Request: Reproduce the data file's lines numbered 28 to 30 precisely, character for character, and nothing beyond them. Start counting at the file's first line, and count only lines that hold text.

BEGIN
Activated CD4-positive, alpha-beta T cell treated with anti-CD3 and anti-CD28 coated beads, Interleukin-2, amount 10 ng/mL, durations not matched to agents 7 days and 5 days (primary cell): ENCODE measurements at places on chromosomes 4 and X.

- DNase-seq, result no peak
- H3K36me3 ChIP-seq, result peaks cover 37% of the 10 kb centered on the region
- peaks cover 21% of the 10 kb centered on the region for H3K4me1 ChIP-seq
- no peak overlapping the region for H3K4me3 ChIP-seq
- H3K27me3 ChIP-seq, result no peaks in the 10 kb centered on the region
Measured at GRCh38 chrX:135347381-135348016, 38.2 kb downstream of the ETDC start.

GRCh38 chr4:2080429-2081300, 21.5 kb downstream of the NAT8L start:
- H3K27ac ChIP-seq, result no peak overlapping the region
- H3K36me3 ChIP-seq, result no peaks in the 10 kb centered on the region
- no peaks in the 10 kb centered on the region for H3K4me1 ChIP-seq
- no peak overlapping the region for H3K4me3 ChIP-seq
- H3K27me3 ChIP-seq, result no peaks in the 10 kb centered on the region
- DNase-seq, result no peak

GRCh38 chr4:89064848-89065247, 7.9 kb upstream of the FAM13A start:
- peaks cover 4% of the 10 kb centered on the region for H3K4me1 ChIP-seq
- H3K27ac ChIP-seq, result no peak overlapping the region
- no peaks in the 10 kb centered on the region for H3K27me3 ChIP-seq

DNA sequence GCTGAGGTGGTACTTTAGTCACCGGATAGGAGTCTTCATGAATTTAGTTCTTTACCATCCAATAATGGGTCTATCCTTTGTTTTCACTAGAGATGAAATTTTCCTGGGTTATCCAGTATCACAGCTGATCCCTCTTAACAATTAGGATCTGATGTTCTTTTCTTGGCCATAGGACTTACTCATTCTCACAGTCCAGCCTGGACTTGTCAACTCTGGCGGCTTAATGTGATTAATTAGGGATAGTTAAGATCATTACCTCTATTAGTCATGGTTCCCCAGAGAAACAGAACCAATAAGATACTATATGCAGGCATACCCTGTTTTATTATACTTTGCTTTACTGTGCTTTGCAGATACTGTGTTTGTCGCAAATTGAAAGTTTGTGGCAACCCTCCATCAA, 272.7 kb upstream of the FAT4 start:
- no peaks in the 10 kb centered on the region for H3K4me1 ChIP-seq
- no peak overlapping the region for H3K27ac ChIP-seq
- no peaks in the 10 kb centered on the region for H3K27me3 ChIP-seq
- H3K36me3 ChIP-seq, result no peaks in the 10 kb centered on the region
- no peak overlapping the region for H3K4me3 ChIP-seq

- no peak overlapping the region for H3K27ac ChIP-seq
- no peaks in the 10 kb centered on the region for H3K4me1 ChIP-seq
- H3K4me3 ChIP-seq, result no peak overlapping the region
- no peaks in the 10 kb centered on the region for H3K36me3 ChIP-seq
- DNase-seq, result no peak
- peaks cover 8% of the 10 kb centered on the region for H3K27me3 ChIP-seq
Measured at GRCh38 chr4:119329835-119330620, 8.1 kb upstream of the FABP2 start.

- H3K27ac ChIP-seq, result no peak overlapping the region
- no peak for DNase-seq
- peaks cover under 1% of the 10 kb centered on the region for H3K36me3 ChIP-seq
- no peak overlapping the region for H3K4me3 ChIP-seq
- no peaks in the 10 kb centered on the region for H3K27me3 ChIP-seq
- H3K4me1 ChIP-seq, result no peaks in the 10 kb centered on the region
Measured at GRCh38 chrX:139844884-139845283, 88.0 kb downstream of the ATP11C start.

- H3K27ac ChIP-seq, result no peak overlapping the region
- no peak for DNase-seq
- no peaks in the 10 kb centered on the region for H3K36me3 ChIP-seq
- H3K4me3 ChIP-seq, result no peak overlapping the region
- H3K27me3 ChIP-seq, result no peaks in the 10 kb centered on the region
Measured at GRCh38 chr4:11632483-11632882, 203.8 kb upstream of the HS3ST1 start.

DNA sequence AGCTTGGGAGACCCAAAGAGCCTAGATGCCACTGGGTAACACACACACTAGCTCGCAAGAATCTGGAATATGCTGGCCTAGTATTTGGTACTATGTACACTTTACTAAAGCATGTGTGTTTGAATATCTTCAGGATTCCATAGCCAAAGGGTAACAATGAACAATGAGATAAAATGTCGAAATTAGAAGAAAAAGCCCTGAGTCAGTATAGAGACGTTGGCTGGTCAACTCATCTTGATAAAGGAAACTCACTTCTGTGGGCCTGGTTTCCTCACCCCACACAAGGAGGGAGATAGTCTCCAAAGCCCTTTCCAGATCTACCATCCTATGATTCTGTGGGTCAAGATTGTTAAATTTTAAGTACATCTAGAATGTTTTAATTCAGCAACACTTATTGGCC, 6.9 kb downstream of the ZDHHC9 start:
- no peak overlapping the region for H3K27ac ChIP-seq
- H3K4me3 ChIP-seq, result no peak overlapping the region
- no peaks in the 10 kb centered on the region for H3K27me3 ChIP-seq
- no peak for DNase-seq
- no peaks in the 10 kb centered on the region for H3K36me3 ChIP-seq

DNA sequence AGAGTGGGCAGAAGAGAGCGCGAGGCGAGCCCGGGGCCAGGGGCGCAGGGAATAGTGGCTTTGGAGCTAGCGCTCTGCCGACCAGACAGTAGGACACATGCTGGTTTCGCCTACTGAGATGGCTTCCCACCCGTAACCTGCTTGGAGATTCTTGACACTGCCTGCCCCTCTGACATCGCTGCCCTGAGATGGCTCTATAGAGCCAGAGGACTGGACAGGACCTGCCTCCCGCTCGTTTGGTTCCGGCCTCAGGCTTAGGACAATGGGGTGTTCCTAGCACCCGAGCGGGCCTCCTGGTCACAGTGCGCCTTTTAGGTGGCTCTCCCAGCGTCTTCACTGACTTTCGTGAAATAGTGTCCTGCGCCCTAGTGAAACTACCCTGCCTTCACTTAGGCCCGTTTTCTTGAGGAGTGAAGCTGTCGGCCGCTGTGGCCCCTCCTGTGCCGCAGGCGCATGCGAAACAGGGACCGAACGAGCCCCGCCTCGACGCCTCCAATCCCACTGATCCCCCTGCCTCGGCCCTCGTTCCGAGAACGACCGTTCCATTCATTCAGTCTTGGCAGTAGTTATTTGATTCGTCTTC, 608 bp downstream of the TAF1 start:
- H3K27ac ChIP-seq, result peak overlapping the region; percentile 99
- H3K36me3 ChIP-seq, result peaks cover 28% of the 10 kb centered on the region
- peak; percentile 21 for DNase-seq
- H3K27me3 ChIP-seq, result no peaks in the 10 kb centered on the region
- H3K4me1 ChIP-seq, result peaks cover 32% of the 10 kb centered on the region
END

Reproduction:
- no peaks in the 10 kb centered on the region for H3K36me3 ChIP-seq
- DNase-seq, result no peak
- peaks cover 8% of the 10 kb centered on the region for H3K27me3 ChIP-seq